from The American Heritage® Dictionary of the English Language, 4th Edition
- n. A Soviet citizen, usually Jewish, denied permission to emigrate.
from Wiktionary, Creative Commons Attribution/Share-Alike License
- n. One of the Jewish citizens of the former Soviet Union who were refused permission to emigrate.
- n. A person characterized by a particular refusal (especially one related to human rights.)
Sorry, no etymologies found.
It's still too soon to say just what impact this "refusenik" movement will have.
Even Peter Black is telling him that he has given up the idea of being a 'refusenik'.
Of course, the original term "refusenik" was an unofficial term applied to individuals, typically, but not exclusively, Soviet Jews, who were denied permission to emigrate abroad by authorities of the former U.S.S.R. and other Eastern bloc countries.
Although threats to sack refusenik players who will not defer their wages have now been withdrawn, negotiations with the PFA are expected to continue for at least a fortnight.
To this uncomplicated narrative David Bezmozgis is something of a refusenik.
Which might of course explain the ostracism incurred by the recycling-refusenik.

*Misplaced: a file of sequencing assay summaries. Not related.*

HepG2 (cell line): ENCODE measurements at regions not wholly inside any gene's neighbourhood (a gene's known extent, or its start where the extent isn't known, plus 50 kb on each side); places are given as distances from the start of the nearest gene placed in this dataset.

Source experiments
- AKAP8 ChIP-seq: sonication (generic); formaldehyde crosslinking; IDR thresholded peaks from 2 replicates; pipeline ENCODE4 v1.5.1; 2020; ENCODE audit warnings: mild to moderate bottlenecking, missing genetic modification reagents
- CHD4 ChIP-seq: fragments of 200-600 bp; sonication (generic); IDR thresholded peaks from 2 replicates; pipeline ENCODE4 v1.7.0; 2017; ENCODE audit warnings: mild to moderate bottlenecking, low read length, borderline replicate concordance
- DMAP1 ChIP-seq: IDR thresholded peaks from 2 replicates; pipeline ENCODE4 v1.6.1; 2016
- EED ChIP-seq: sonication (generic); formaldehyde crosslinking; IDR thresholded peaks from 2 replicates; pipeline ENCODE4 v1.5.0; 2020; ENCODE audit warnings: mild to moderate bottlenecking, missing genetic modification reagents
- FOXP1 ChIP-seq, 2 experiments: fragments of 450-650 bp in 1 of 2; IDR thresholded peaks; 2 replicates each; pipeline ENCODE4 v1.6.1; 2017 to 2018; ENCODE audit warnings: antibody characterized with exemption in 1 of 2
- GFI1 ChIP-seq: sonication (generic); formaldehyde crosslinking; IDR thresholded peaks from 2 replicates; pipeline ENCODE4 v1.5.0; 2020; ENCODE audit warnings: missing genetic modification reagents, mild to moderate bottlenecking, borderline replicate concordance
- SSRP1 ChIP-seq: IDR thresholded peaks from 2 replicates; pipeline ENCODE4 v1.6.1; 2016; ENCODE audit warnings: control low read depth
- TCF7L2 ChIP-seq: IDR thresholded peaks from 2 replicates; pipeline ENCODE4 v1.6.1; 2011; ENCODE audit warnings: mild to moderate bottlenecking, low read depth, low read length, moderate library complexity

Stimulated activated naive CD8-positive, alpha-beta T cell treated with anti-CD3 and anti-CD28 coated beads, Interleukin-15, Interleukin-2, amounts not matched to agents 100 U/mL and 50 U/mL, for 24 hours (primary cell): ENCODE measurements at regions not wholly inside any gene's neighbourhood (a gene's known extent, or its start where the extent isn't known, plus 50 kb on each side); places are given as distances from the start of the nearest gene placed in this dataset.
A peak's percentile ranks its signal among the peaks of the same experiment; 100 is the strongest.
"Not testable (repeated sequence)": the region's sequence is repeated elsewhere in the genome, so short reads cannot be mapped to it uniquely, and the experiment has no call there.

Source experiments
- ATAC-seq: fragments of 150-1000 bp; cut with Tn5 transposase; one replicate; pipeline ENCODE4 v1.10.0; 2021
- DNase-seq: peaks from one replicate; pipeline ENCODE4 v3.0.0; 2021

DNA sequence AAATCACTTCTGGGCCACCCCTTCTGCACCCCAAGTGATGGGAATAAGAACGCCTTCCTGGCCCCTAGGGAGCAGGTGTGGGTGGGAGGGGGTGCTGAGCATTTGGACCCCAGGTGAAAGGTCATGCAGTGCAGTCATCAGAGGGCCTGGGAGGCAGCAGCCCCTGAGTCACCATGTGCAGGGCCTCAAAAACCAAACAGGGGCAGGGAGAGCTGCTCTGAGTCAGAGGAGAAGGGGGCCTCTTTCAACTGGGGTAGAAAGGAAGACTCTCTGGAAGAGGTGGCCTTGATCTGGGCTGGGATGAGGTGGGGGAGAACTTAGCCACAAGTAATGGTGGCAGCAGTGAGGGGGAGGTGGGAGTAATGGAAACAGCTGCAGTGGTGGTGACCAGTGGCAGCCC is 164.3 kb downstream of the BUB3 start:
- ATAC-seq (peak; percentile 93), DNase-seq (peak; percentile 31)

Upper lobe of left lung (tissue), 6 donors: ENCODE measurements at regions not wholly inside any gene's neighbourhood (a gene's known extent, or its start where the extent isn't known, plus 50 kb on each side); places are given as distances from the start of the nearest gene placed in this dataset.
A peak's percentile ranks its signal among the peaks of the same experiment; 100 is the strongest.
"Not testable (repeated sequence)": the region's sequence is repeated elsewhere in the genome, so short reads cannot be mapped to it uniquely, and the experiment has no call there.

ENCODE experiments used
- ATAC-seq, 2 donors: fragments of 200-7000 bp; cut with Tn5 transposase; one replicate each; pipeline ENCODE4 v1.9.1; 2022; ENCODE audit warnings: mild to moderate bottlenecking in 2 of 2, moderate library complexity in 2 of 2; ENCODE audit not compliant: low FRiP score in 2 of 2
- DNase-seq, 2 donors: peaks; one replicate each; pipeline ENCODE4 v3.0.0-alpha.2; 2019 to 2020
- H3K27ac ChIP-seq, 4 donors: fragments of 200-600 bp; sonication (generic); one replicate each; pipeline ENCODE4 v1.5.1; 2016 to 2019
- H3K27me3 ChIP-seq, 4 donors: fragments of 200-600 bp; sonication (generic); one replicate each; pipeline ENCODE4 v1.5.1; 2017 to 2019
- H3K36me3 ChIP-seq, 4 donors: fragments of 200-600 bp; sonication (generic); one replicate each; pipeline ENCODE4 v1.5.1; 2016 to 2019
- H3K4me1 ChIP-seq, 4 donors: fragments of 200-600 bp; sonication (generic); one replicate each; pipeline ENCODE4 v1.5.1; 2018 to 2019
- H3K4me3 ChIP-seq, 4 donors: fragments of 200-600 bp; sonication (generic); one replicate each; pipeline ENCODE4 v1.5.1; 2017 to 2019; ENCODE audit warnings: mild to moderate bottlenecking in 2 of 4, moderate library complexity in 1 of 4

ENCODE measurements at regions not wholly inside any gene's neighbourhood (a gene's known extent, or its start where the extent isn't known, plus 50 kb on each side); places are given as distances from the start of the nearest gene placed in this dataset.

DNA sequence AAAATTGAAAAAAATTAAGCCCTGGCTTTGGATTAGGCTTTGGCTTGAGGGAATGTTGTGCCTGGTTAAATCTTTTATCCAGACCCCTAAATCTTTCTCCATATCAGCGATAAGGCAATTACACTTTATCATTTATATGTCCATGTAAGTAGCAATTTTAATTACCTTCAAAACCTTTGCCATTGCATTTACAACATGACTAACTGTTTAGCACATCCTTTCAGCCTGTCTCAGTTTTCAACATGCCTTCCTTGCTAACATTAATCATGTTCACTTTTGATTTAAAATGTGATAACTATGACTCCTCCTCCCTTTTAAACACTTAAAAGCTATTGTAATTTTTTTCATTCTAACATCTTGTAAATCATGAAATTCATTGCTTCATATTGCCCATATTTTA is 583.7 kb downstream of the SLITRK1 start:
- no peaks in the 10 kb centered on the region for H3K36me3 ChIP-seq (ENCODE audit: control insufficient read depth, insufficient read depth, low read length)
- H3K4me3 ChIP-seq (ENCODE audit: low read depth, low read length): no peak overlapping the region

After attempts to silence him proved fruitless, just about everyone else chose to ignore the Holloway Road refusenik.
In one way that's not far off, for the restaurant did launch in the 60s, when postwar London refusenik Richard Pinney was looking for an outlet for the smoked fish and oysters that were the core of his business.
I have until this year been a champion refusenik of the tournament, a money-grubby, on-dragging, mobile-phone-touting travesty that traditionally brings me out in a nasty case of apoplexy.
In City's refusenik we see a perfect swirl of destabilising elements: complicated and self-serving "ownership" structure, restless nature, family dislocation, insecurity about being on the bench and pure greed.
Wordnik is becoming a not-for-profit! Read our announcement here.